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Article
May 17, 1930

BLOOD FLOW IN THE EXTREMITIES OF PATIENTS WITH HEART DISEASE

JAMA. 1930;94(20):1603-1604. doi:10.1001/jama.1930.02710460057014
Abstract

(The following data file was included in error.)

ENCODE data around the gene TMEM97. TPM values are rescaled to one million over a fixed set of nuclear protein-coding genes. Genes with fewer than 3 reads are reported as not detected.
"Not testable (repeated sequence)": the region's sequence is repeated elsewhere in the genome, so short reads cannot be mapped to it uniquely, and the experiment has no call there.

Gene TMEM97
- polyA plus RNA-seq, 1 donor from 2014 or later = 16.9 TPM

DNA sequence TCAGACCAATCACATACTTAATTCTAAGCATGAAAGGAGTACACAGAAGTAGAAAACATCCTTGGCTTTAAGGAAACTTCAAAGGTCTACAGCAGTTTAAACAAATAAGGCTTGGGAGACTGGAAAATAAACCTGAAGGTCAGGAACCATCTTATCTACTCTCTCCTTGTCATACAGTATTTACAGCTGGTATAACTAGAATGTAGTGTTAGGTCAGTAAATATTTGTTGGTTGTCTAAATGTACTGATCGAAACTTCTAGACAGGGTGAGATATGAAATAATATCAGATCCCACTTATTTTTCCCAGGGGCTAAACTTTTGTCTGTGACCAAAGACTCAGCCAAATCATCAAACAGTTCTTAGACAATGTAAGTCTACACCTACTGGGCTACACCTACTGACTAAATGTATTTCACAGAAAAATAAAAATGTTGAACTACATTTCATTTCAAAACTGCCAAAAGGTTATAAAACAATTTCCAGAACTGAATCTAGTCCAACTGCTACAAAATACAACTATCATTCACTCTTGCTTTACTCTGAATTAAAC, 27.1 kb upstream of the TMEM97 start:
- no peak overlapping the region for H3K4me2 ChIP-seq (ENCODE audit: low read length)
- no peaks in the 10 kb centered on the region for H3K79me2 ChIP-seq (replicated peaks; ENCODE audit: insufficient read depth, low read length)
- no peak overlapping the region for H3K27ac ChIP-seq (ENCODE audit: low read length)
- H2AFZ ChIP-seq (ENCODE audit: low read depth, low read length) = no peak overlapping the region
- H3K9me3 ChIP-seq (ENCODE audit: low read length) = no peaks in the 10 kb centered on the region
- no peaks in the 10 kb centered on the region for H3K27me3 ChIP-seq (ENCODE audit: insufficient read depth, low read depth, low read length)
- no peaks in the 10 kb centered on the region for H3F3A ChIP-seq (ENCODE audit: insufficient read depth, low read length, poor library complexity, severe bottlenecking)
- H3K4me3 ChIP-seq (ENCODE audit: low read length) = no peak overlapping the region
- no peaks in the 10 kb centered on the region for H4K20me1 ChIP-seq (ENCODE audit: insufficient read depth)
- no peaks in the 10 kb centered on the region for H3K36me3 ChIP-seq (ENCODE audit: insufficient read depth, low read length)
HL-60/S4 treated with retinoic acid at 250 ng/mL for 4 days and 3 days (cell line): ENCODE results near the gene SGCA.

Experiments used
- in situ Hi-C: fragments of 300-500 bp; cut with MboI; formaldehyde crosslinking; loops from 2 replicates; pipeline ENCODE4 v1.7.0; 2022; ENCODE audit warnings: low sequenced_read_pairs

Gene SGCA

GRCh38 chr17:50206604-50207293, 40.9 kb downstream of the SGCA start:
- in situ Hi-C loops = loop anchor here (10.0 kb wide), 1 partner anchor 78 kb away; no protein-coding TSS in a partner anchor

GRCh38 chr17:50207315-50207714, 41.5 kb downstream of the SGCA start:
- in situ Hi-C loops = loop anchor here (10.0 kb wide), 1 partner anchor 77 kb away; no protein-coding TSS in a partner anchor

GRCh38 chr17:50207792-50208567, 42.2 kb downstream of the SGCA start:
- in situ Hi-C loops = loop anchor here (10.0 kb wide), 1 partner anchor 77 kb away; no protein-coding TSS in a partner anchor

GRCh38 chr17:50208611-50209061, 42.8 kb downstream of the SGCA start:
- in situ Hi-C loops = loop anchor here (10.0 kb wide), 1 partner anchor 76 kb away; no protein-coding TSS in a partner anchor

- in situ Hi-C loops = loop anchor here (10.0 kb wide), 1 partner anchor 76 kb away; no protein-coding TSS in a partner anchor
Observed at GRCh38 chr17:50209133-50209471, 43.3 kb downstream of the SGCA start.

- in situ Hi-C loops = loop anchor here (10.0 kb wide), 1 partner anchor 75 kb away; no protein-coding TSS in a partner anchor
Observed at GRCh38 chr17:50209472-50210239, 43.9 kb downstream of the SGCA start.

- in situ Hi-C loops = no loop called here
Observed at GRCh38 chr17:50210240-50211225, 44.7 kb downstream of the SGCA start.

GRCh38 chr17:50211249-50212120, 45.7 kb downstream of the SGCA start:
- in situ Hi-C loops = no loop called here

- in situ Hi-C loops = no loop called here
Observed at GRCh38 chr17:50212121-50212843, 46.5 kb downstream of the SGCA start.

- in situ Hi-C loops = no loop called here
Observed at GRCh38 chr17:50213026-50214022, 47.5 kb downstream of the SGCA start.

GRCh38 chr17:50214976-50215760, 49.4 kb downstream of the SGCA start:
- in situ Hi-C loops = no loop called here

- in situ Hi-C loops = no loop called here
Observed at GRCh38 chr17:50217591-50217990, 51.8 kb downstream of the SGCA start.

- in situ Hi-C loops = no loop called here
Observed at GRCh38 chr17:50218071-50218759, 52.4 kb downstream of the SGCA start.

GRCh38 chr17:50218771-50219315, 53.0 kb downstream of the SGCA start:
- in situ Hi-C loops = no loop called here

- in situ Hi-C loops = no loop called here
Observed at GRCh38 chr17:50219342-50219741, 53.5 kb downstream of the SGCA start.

Physicians have long known of the pallor of aortic insufficiency and of the "languor of the arterial circulation causing the extremities and surface to be chilly"1 in heart failure. The recent interest in peripheral blood flow led to the discovery that in aortic regurgitation the skin may be flushed and warm2 and that rapid blood flow in the limbs may be present in spite of circulatory embarrassment. Many observers have estimated the flow through the limbs by inference from the gas content of the venous blood, not by the more direct plethysmographic method. It probably is permissible to assume that the metabolism of resting limbs is fairly constant and that the amount of oxygen removed from each unit of blood passing through the capillaries varies inversely as the total volume of flow. Large differences in oxygen content of arterial and venous blood therefore indicate that only a small

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